— master of business….all of it (@AndrewJMo91) May 16, 2021
Neither the Biden administration nor these governors talk about the other fallout from the enhanced benefits: Special needs and disabled individuals who have been lacking workers to provide essential services. This industry has been uniquely hit by a shortage of workers, who are either unable or unwilling to do the job.
This is also a problem rooted in government subsidy, as explained by the Detroit Free Press:
Most home care workers get an hourly wage of $9.50 to $12 an hour, with no benefits, including no paid sick time, and no health insurance. Medicaid sets the basic wage, and states that want to pay workers more have to find ways to come up with the extra money.
Many in direct care work more than one job: one that offers health insurance, and their direct care job. Retention is a huge problem for agencies that assign the workers.
Then there are those who have no concept about free-market economics.
I get that in order for civilization to keep on going we can't have most people not working, but instead of threatening to cut off their unemployment if they don't take a "suitable job", how about making businesses pay them fairly? That would incentivised them to work.
— Rob Brown ⏳🕊️🍀 (@XSiveVerbosity) May 16, 2021
This person admits they have a concept, but fails to see the disconnect between their voting and the difficulty of achieving a solution:
It was for me and I thoroughly enjoyed my brief unemployment but I didn’t want a 1 yr gap on my resume where I obviously just lived on unemployment on purpose. I’ll still vote Biden over republicans, but enhanced ui is an obvious deterrent for getting a job.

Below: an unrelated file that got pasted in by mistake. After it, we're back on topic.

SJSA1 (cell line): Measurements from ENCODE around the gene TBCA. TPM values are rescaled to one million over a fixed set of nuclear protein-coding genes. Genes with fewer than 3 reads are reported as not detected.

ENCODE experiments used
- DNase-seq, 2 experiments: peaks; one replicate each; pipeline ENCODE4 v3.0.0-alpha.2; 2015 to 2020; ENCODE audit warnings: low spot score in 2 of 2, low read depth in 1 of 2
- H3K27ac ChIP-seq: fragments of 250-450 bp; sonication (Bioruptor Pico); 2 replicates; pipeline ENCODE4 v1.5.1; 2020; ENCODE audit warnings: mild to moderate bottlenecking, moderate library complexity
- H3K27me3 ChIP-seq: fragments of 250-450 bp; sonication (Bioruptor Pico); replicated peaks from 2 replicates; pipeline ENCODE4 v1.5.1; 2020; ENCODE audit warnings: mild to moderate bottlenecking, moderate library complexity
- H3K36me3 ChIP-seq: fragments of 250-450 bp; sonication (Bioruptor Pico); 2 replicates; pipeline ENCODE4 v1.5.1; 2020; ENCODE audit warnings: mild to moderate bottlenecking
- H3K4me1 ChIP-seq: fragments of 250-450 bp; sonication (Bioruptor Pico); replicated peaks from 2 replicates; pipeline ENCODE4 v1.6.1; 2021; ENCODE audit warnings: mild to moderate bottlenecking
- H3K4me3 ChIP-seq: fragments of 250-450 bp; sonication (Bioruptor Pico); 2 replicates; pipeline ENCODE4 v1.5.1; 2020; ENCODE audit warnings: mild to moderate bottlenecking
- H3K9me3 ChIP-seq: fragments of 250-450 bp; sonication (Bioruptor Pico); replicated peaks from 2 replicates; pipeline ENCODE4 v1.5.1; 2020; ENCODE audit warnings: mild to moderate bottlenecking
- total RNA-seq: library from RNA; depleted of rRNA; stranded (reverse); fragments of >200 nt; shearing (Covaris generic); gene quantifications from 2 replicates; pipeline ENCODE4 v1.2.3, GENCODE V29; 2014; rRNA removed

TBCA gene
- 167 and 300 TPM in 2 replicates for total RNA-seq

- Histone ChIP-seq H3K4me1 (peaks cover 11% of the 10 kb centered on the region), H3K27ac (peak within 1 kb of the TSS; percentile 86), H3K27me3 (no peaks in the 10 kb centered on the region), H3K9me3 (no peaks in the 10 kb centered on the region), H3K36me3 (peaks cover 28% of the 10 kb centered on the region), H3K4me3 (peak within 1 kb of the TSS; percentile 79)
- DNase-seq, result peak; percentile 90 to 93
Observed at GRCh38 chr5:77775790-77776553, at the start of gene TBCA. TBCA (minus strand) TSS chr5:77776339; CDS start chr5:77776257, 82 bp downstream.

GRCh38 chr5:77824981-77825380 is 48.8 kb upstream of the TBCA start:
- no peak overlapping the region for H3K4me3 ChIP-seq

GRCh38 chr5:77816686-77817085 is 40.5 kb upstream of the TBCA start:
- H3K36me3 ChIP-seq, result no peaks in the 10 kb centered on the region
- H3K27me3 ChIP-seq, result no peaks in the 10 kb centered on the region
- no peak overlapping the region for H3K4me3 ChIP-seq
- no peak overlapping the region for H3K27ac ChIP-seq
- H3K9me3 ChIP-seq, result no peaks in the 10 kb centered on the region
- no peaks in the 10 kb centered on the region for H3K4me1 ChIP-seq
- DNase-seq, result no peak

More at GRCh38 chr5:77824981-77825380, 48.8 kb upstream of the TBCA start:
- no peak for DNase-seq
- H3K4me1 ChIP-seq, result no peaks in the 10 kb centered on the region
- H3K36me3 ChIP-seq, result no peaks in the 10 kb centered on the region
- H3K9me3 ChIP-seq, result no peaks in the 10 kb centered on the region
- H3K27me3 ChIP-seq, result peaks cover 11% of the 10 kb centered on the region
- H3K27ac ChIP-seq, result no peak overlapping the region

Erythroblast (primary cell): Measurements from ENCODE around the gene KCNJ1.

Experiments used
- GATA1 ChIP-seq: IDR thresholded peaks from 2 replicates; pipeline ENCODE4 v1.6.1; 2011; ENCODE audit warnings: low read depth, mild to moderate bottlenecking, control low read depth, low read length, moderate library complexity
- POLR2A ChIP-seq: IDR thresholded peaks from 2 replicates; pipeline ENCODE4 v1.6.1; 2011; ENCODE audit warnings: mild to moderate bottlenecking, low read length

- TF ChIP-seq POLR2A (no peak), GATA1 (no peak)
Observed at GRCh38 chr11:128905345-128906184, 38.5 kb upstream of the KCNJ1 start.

— caaarrrrllll (@caaarrrrllll3) May 11, 2021
So much anger towards those evil Republicans. However, Pennsylvania Governor Tom Wolf, who the last time I checked was a Democrat, just announced that he was also ending enhanced benefits:
JOBLESS BENEFITS: Pennsylvania has made the decision to end extended jobless benefits as the unemployment rate has fallen below 5%. https://t.co/Sc2OZ09okA
— KDKA (@KDKA) May 16, 2021
Pennsylvania has made the decision to end state extended unemployment benefits.
The program provided an extra 13 weeks of benefits to those that have exhausted their traditional unemployment benefits.
According to the state, the decision was made because unemployment fell below 5%.
Good. Time to go back to work and quit sucking the government dry.
— Fieldsy Sanders (@FieldsySanders) May 16, 2021
Yes, quit sucking the government dry. That would be you and me, Joe and Jane taxpayer. But that goes both ways.
With the Biden administration and the Senate pushing the PRO Act, The Worker Flexibility and Small Business Protection Act, and the Department of Labor’s removal of the Independent Contractor rule, the government also needs to stop the overregulation, overreach, and the Big Labor attempt at the wholesale takeover of individuals’ freedom to work as they choose.